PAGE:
Welcome to the Department of English at Rutgers University

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The Coming Apocalypse 

It's boom time for the End Times. Millennialists state with confidence that the world's final hour is approaching: the signs are everywhere, for those who know how to see them. Scientists warn that our planet is warming dangerously: in your lifetime, you will see oceans rise; hurricanes and tornados of unprecedented intensity will become the norm; earthquakes, tsumanis, floods will sweep the earth. For those
unmoved by such threats, there are other apocalypses from which to choose: a global plague set off either by super viruses or bio-terrorism; population explosion followed by famine and a primeval struggle for basic resources; a dirty bomb; global economic collapse; colonization by extraterrestrials; the earth's collision with a massive comet; the spread of zombies; the upcoming presidential election.

Every ending also heralds a new beginning, though; every apocalypse gives way to a post-apocalypse. In this large format,discussion- driven course, we will spend the semester learning about how narrative works. By focusing on a range of apocalyptic andpost-apocalyptic novels, short stories, movies, and television shows, this course aims to provide students with the opportunity to consider the significance of the human predilection for telling stories about the end of humanity.

Students from all schools and disciplines are welcome to sign up for this 4-creidt course. The course carries credit toward the major and minor in English.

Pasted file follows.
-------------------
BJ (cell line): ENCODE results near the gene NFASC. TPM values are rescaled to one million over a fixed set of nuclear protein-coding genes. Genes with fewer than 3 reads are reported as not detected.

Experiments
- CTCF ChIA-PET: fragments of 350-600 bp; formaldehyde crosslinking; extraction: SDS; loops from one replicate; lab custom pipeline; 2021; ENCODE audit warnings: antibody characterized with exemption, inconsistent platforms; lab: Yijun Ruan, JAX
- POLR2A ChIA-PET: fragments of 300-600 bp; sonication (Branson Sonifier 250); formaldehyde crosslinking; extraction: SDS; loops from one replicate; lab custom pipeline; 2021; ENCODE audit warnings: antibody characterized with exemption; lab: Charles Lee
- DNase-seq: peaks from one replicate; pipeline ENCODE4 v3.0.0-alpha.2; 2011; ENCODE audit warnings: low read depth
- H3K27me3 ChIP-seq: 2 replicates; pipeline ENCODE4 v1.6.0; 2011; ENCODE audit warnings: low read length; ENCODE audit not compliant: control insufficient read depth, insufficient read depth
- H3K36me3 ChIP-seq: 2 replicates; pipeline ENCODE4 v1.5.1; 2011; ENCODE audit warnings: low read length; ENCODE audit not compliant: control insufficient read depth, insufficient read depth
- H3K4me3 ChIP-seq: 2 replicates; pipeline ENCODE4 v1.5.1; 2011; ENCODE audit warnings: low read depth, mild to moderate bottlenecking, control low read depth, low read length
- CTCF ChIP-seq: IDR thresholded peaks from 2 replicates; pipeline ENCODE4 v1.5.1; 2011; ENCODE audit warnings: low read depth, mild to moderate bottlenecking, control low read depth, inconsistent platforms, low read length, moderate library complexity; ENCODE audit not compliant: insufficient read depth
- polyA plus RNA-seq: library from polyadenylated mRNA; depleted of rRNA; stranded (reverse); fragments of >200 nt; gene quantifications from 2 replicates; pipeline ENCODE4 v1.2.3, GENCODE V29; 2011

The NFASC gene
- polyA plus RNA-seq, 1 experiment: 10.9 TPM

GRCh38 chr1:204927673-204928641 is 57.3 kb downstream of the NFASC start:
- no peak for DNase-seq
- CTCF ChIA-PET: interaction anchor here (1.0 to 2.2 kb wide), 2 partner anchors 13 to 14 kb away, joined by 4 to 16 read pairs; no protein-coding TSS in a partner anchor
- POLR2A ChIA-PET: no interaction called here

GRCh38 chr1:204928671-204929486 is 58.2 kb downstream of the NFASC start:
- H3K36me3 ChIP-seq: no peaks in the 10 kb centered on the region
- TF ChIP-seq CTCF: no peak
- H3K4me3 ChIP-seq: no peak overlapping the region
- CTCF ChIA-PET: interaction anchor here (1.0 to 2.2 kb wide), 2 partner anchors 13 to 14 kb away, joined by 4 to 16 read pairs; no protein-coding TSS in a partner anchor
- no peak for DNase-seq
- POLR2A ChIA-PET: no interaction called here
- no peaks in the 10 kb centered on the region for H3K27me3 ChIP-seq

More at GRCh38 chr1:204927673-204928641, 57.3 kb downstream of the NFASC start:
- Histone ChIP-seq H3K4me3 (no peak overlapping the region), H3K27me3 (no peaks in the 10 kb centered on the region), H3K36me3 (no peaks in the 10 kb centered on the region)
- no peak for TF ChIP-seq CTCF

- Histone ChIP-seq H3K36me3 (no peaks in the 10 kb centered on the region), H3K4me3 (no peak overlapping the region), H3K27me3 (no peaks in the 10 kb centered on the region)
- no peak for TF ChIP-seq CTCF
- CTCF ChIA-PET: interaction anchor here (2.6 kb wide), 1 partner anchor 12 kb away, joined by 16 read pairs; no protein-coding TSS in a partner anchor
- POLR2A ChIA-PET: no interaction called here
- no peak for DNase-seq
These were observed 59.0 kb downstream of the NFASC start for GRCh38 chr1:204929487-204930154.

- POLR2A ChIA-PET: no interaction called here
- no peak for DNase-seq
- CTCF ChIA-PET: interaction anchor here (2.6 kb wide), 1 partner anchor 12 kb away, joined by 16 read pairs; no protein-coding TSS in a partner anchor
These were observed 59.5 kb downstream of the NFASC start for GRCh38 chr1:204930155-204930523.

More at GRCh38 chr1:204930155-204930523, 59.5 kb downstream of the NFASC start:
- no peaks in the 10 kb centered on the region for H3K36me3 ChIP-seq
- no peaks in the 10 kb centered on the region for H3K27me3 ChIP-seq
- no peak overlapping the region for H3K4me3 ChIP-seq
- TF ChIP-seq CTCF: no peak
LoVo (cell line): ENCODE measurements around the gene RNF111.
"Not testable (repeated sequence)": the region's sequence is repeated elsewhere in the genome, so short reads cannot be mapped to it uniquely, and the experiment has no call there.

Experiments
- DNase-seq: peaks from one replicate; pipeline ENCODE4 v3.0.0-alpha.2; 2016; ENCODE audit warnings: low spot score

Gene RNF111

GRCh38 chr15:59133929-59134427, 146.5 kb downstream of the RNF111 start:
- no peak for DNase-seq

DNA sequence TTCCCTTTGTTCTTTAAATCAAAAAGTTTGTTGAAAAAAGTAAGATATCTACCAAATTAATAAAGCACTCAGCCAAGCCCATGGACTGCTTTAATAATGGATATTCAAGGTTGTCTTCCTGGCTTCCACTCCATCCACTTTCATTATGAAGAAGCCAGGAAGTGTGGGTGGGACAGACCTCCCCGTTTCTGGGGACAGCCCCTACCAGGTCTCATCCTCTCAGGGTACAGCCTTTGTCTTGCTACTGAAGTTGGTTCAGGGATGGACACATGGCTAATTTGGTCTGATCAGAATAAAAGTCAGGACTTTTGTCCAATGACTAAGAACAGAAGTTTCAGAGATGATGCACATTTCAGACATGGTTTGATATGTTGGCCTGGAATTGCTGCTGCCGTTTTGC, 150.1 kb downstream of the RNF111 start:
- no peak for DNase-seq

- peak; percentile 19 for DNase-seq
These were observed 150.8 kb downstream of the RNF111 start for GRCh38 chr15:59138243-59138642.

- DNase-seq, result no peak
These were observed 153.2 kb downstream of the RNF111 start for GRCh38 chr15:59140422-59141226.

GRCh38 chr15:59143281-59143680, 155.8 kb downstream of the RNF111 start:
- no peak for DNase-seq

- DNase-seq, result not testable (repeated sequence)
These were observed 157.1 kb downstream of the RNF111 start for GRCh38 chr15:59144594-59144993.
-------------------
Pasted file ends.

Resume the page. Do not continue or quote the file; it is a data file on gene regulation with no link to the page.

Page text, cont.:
The Coming Apocalypse can be used to meet the SAS Core Curriculum goals in 21st Century Challenges [21C] and Arts and
Humanities [AHp]. This course will be conducted in a way that blends lecture and discussion. The mode of assessment is perpetual: 10-minute quizzes at the beginning of every class (60% of the grade), extended reflexive quizzes (20%), and class participation (20% of the grade).

Novels taught in past versions of this course include: Miller's Canticle for Leibowitz, Conrad's Heart of Darkness, James' Children of Men, McCarthy's The Road, and Kamsie's Burnt Shadows. Films studied in past versions of the course include: Apocalypto, Apocalypse Now!, Invasion of the Body Snatchers, Grave of the Fireflies, and 28 Days Later.

why english wide

Upcoming Events

25 Sep 2018;
08:00PM -
Writers at Rutgers Reading Series | Tyehimba Jess
27 Sep 2018;
04:00PM - 06:00PM
"The Future of African Studies"
27 Sep 2018;
04:00PM - 06:00PM
"The Future of African Studies"
11 Oct 2018;
04:30PM - 06:30PM
Tentative Job Talk & Reception
18 Oct 2018;
08:00PM -
Writers at Rutgers Reading Series | Frank Bidart

Undergraduate

 Undergraduate Students

Graduate

Graduate Program in English

Faculty

Statue of "Willie the Silent"

Centers

Centers